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Ralcorp Holdings, Inc. v. Heartland Bakery


May 19, 2008


The opinion of the court was delivered by: Herndon, Chief Judge


In this order the Court raises sua sponte the issue of whether it has subject matter jurisdiction over this case. See Wisconsin Knife Works v. National Metal Crafters, 781 F.2d 1280, 1282 (7th Cir. 1986) ("The first thing a federal judge should do when a complaint is filed is check to see that federal jurisdiction is properly alleged."); McCready v. White, 417 F.3d 700, 702 (7th Cir. 2005) ("Ensuring the existence of subject matter jurisdiction is the court's first duty in every lawsuit."). Plaintiff has filed a Complaint (Doc. 3) in federal court on the basis of diversity jurisdiction, pursuant to 28 U.S.C. § 1332. Upon a threshold review, the Court observes what may be a potential jurisdictional problem.

"Without jurisdiction the court cannot proceed at all in any cause. Jurisdiction is power to declare the law, and when it ceases to exist, the only function remaining to the court is that of announcing the fact and dismissing the cause." Ex parte McCardle, 7 Wall. 506, 514 19 L.Ed. 264 (1868); Steel Co. v. Citizens for Better Environment, 523 U.S. 83, 94 (1998). In fact, federal courts are "obliged to police the constitutional and statutory limitations on their jurisdiction" and should raise and consider jurisdictional issues regardless of whether the matter is ever addressed by the parties to the suit. See Kreuger v. Cartwright, 996 F.2d 928, 930-31 (7th Cir. 1993); Kanzelberger v. Kanzelberger, 782 F.2d 774, 777 (7th Cir. 1986). Moreover, the party invoking federal jurisdiction bears the burden of demonstrating that the jurisdictional requirements have been met. Chase v. Shop 'N Save Warehouse Foods, Inc., 110 F.3d 424, 427 (7th Cir. 1997).

The statute regarding diversity jurisdiction, 28 U.S.C. § 1332, requires complete diversity between the parties plus an amount in controversy exceeding $75,000, exclusive of interest and costs. Complete diversity means that "none of the parties on either side of the litigation may be a citizen of the state of which a party on the other side is a citizen." Howell v. Tribune Entertainment Co., 106 F.3d 215, 217 (7th Cir. 1997) (citations omitted). Under 28 U.S.C. § 1332(c), for the purpose of federal diversity jurisdiction, a corporation is deemed a citizen of both the state in which it is incorporated and the state where its principal place of business is located. Casio, Inc. v. S.M. & R. Co., 755 F.2d 528, 529 (7th Cir.1985). "The citizenship for diversity purposes of a limited liability company, however, despite the resemblance of such a company to a corporation (the hallmark of both being limited liability), is the citizenship of each of its members." Wise v. Wachovia Securities, LLC, 450 F.3d 265, 267 (7th Cir. 2006) (collecting cases); see also Commonwealth Ins. Co. v. Titan Tire Corp., 398 F.3d 879, 881 n.1 (7th Cir. 2004) (citing Belleville Catering Co. v. Champaign Market Place, LLC, 350 F.3d 691, 692 (7th Cir. 2003)). As such, unincorporated business entities, such as limited partnerships ("LP") or limited liability companies ("LLC") "are [more appropriately] analogized to partnerships . . . ." Belleville Catering Co., 350 F.3d at 692 (citing Carden v. Arkoma Associates, 494 U.S. 185, 110 S.Ct. 1015 (1990)). Thus, the Seventh Circuit deems an LLC a citizen "of every state of which any member is a citizen." Id. (citing Cosgrove v. Bartolotta, 150 F.3d 729 (7th Cir.1998)).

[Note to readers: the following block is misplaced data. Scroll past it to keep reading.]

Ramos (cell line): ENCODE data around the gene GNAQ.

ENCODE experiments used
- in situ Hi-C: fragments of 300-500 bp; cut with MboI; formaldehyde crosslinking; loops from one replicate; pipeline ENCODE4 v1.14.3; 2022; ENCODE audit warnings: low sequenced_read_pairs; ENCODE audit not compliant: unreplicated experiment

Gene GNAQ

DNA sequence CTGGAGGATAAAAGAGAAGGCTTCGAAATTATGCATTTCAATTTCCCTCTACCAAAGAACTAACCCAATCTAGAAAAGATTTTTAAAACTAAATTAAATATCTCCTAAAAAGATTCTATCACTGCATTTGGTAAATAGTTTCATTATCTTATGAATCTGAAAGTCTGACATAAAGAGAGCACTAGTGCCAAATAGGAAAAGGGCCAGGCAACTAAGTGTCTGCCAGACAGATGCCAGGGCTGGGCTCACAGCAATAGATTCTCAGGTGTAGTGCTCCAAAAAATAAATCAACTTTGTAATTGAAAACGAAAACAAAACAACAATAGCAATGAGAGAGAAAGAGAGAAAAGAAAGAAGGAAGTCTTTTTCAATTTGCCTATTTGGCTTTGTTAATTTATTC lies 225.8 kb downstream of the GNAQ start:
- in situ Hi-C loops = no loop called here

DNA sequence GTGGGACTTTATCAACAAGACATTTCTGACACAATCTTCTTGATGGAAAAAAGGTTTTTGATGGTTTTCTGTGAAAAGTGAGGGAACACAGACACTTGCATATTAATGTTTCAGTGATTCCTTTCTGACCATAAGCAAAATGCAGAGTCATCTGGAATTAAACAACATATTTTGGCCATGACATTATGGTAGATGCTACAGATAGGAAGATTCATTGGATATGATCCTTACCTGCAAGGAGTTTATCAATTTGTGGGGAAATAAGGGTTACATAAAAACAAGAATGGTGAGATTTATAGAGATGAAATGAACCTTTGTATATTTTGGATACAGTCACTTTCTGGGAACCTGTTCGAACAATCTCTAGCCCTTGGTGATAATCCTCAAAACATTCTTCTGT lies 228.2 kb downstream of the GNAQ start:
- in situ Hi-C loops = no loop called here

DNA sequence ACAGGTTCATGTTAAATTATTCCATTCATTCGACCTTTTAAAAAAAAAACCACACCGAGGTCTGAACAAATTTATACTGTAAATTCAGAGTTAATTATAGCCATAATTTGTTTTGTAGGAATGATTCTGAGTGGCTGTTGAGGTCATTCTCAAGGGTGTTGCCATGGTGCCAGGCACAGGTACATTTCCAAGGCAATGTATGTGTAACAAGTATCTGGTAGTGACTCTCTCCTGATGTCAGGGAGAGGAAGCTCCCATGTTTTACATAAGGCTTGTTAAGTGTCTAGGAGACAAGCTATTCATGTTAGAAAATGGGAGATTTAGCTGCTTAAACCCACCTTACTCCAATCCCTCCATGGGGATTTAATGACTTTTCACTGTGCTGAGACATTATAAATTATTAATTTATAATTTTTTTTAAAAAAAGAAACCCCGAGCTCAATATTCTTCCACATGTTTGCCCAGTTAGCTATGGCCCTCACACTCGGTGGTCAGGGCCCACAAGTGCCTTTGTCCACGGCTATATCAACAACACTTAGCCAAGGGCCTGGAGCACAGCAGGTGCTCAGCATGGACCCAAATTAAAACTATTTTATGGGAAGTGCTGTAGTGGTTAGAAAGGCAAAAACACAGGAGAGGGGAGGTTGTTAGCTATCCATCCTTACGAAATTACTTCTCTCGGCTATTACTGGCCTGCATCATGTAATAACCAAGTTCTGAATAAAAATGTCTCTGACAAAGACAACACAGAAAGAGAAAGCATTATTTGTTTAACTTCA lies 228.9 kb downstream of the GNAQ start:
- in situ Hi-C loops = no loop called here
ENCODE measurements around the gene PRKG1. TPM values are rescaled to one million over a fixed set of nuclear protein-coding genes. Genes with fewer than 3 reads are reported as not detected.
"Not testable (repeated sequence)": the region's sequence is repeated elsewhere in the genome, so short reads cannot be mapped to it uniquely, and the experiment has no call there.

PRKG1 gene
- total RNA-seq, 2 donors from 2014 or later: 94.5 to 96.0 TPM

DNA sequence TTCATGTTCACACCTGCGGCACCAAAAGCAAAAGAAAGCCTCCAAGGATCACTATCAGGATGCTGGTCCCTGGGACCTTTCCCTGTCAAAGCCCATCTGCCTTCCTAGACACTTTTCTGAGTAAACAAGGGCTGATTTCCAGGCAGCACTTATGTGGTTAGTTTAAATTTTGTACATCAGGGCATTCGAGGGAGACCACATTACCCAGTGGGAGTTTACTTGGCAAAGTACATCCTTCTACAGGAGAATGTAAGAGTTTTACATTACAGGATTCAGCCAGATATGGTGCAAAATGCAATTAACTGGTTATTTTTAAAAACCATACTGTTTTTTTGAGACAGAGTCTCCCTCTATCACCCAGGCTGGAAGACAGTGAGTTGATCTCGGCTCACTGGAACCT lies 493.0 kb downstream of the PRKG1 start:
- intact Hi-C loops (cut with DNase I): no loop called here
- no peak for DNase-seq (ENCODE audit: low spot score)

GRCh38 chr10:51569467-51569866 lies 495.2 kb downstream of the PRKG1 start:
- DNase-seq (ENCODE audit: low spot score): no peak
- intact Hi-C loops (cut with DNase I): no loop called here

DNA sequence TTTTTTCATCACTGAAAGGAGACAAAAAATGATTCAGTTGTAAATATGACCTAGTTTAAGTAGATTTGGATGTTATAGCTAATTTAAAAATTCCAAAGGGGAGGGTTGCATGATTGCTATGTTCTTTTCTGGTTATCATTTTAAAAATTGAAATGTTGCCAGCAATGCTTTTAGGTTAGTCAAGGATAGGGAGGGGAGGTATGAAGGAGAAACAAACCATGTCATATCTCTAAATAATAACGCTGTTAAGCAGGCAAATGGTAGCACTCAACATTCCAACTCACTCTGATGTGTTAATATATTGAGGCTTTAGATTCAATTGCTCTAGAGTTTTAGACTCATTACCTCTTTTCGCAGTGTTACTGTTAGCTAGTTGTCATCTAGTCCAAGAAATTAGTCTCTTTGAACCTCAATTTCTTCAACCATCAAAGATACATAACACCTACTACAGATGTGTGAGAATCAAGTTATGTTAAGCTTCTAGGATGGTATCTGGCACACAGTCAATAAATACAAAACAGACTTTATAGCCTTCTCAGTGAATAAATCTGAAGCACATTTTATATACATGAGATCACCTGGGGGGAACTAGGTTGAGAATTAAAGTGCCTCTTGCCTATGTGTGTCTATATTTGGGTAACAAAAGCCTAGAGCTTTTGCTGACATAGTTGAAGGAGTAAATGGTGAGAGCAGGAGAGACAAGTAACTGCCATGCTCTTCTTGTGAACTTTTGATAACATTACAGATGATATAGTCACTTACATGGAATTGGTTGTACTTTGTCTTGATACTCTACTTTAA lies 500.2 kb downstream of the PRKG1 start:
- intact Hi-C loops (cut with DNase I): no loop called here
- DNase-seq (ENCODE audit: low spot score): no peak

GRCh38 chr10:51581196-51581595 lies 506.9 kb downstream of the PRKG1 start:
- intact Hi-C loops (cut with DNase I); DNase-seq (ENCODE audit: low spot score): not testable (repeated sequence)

In this suit, Defendant is alleged to be an LLC, as well as Plaintiff's subsidiary, Parco Foods, LLC.*fn1 Plaintiff alleges that Parco Foods, LLC "is a Delaware corporation, in good standing, with its principle place of business in St. Louis, Missouri" (Doc. 3, ¶ 3). Plaintiff further alleges that defendant Heartland Bakery, LLC "is an Illinois corporation with its principle place of business in DuQuoin, Illinois" (Id. at ¶ 4). Thus, the crucial error here is that Plaintiff has failed to properly plead the citizenship of all the members comprising Heartland Bakery, LLC. Plaintiff's failure to properly plead the citizenship of the Defendant LLC in this matter places into question whether the citizenship between the parties is completely diverse. Until this has been properly plead, the Court must approach this case as if jurisdiction does not exist. Along these lines, consequently, the Court does not have the authority to "consider the merits of a case over which it is without jurisdiction." Firestone Tire & Rubber Co. v. Risjord, 449 U.S. 368, 379 (1981).

While the Court does not affirmatively find that diversity jurisdiction between the parties does not exist, currently, it is in question and thus, not properly established. As a result, Plaintiff's Complaint (Doc. 3) shall be DISMISSED WITHOUT PREJUDICE for failure to properly plead and establish subject matter jurisdiction. However, the Court will keep the case file open in order to allow Plaintiff thirty (30) days from the date of this Order to file a Motion for Leave to File an Amended Complaint, to include the proper jurisdictional allegations, as explained in this Order. Should Plaintiff fail to timely file said Motion or seek an extension of time, the Court will then instruct the Clerk to close the case file.


David R Herndon Chief Judge United States District Court

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